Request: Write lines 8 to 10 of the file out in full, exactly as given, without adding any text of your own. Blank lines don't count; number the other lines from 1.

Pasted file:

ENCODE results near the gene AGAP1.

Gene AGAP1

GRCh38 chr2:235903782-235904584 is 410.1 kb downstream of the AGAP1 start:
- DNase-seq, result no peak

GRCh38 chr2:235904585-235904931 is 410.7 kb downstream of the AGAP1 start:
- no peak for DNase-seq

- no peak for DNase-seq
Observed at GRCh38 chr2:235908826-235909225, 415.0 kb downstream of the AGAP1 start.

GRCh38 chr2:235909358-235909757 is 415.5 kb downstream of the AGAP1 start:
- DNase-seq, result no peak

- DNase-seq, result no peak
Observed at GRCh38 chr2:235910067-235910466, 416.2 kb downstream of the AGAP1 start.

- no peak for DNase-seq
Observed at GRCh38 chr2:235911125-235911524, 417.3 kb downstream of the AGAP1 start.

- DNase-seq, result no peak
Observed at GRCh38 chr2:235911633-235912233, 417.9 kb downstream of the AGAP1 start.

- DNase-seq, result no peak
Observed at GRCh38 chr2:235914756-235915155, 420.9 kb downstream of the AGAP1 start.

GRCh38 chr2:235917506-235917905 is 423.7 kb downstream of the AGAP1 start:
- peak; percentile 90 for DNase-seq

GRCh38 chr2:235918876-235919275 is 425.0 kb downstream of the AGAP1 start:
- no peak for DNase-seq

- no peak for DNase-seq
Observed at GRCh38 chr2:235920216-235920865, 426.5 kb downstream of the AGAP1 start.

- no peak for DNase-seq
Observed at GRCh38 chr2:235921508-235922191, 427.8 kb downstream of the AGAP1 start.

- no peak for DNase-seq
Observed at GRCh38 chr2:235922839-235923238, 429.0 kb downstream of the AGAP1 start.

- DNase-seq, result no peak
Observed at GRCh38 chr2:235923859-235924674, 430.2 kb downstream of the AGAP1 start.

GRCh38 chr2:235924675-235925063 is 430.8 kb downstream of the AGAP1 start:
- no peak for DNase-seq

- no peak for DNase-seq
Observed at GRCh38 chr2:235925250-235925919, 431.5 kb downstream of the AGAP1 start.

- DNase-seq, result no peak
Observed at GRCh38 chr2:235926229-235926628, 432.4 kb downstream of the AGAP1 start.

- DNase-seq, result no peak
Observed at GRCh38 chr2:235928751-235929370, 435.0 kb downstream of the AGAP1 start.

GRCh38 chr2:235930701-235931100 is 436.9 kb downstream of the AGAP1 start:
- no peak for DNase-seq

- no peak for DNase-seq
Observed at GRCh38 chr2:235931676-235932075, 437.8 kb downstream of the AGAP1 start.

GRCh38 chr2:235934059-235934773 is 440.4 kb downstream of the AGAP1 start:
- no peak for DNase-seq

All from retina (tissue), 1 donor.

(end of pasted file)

Observed at GRCh38 chr2:235908826-235909225, 415.0 kb downstream of the AGAP1 start.

GRCh38 chr2:235909358-235909757 is 415.5 kb downstream of the AGAP1 start:
- DNase-seq, result no peak